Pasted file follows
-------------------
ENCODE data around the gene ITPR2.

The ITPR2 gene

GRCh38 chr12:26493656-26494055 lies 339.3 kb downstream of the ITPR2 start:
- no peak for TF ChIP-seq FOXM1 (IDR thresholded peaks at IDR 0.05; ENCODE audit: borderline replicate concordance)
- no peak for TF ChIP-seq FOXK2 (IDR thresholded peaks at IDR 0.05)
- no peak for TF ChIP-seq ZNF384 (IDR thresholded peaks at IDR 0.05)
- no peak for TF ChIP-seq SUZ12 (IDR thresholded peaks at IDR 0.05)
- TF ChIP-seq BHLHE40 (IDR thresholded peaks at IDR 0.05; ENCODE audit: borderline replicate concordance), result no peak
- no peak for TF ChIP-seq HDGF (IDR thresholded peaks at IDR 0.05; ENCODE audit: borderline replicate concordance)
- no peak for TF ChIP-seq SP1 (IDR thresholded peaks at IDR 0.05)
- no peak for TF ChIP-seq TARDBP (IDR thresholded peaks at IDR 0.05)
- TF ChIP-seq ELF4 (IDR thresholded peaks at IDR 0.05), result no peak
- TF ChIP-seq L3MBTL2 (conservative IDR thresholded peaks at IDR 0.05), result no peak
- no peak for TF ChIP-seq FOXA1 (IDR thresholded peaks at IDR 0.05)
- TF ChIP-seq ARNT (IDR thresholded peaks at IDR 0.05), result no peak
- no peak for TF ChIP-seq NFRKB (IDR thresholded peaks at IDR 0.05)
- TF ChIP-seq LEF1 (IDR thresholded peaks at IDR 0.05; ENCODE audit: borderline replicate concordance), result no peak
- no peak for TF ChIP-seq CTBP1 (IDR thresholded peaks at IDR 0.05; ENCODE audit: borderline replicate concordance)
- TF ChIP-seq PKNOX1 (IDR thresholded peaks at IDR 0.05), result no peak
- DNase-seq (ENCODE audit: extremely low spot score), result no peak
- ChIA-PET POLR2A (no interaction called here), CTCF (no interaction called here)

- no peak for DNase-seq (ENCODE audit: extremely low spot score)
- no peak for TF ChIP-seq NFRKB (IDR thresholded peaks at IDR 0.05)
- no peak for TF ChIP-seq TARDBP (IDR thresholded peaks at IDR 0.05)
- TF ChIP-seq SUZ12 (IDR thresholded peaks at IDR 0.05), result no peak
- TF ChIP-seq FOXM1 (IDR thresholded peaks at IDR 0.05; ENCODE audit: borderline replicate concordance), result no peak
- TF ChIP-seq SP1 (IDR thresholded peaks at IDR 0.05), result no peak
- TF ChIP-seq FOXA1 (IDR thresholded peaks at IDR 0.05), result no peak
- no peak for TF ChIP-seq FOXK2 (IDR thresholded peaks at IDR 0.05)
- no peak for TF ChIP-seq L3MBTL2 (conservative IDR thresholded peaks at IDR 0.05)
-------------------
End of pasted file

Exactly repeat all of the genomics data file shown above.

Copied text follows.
ENCODE data around the gene ITPR2.

The ITPR2 gene

GRCh38 chr12:26493656-26494055 lies 339.3 kb downstream of the ITPR2 start:
- no peak for TF ChIP-seq FOXM1 (IDR thresholded peaks at IDR 0.05; ENCODE audit: borderline replicate concordance)
- no peak for TF ChIP-seq FOXK2 (IDR thresholded peaks at IDR 0.05)
- no peak for TF ChIP-seq ZNF384 (IDR thresholded peaks at IDR 0.05)
- no peak for TF ChIP-seq SUZ12 (IDR thresholded peaks at IDR 0.05)
- TF ChIP-seq BHLHE40 (IDR thresholded peaks at IDR 0.05; ENCODE audit: borderline replicate concordance), result no peak
- no peak for TF ChIP-seq HDGF (IDR thresholded peaks at IDR 0.05; ENCODE audit: borderline replicate concordance)
- no peak for TF ChIP-seq SP1 (IDR thresholded peaks at IDR 0.05)
- no peak for TF ChIP-seq TARDBP (IDR thresholded peaks at IDR 0.05)
- TF ChIP-seq ELF4 (IDR thresholded peaks at IDR 0.05), result no peak
- TF ChIP-seq L3MBTL2 (conservative IDR thresholded peaks at IDR 0.05), result no peak
- no peak for TF ChIP-seq FOXA1 (IDR thresholded peaks at IDR 0.05)
- TF ChIP-seq ARNT (IDR thresholded peaks at IDR 0.05), result no peak
- no peak for TF ChIP-seq NFRKB (IDR thresholded peaks at IDR 0.05)
- TF ChIP-seq LEF1 (IDR thresholded peaks at IDR 0.05; ENCODE audit: borderline replicate concordance), result no peak
- no peak for TF ChIP-seq CTBP1 (IDR thresholded peaks at IDR 0.05; ENCODE audit: borderline replicate concordance)
- TF ChIP-seq PKNOX1 (IDR thresholded peaks at IDR 0.05), result no peak
- DNase-seq (ENCODE audit: extremely low spot score), result no peak
- ChIA-PET POLR2A (no interaction called here), CTCF (no interaction called here)

- no peak for DNase-seq (ENCODE audit: extremely low spot score)
- no peak for TF ChIP-seq NFRKB (IDR thresholded peaks at IDR 0.05)
- no peak for TF ChIP-seq TARDBP (IDR thresholded peaks at IDR 0.05)
- TF ChIP-seq SUZ12 (IDR thresholded peaks at IDR 0.05), result no peak
- TF ChIP-seq FOXM1 (IDR thresholded peaks at IDR 0.05; ENCODE audit: borderline replicate concordance), result no peak
- TF ChIP-seq SP1 (IDR thresholded peaks at IDR 0.05), result no peak
- TF ChIP-seq FOXA1 (IDR thresholded peaks at IDR 0.05), result no peak
- no peak for TF ChIP-seq FOXK2 (IDR thresholded peaks at IDR 0.05)
- no peak for TF ChIP-seq L3MBTL2 (conservative IDR thresholded peaks at IDR 0.05)